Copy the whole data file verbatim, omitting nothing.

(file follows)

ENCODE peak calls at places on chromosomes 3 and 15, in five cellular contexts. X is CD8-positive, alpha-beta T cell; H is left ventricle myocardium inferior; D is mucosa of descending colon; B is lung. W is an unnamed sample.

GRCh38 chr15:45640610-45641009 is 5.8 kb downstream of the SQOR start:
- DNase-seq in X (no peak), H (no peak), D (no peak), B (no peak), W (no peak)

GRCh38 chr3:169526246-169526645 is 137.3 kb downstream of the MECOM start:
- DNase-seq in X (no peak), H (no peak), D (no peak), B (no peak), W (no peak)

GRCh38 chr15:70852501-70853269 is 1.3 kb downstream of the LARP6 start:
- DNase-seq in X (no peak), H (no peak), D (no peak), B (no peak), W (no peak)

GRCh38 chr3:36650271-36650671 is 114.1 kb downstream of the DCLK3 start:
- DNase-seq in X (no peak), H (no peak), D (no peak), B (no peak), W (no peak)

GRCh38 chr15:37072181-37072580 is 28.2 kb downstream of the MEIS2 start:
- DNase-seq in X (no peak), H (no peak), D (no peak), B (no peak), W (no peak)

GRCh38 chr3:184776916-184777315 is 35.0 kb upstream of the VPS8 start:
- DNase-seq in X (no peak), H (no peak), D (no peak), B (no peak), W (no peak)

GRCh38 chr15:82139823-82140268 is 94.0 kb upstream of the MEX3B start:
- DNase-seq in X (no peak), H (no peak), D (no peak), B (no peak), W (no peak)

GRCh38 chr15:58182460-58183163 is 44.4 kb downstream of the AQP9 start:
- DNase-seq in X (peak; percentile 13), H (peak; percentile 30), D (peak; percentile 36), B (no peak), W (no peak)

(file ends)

ENCODE peak calls at places on chromosomes 3 and 15, in five cellular contexts. X is CD8-positive, alpha-beta T cell; H is left ventricle myocardium inferior; D is mucosa of descending colon; B is lung. W is an unnamed sample.

GRCh38 chr15:45640610-45641009 is 5.8 kb downstream of the SQOR start:
- DNase-seq in X (no peak), H (no peak), D (no peak), B (no peak), W (no peak)

GRCh38 chr3:169526246-169526645 is 137.3 kb downstream of the MECOM start:
- DNase-seq in X (no peak), H (no peak), D (no peak), B (no peak), W (no peak)

GRCh38 chr15:70852501-70853269 is 1.3 kb downstream of the LARP6 start:
- DNase-seq in X (no peak), H (no peak), D (no peak), B (no peak), W (no peak)

GRCh38 chr3:36650271-36650671 is 114.1 kb downstream of the DCLK3 start:
- DNase-seq in X (no peak), H (no peak), D (no peak), B (no peak), W (no peak)

GRCh38 chr15:37072181-37072580 is 28.2 kb downstream of the MEIS2 start:
- DNase-seq in X (no peak), H (no peak), D (no peak), B (no peak), W (no peak)

GRCh38 chr3:184776916-184777315 is 35.0 kb upstream of the VPS8 start:
- DNase-seq in X (no peak), H (no peak), D (no peak), B (no peak), W (no peak)

GRCh38 chr15:82139823-82140268 is 94.0 kb upstream of the MEX3B start:
- DNase-seq in X (no peak), H (no peak), D (no peak), B (no peak), W (no peak)

GRCh38 chr15:58182460-58183163 is 44.4 kb downstream of the AQP9 start:
- DNase-seq in X (peak; percentile 13), H (peak; percentile 30), D (peak; percentile 36), B (no peak), W (no peak)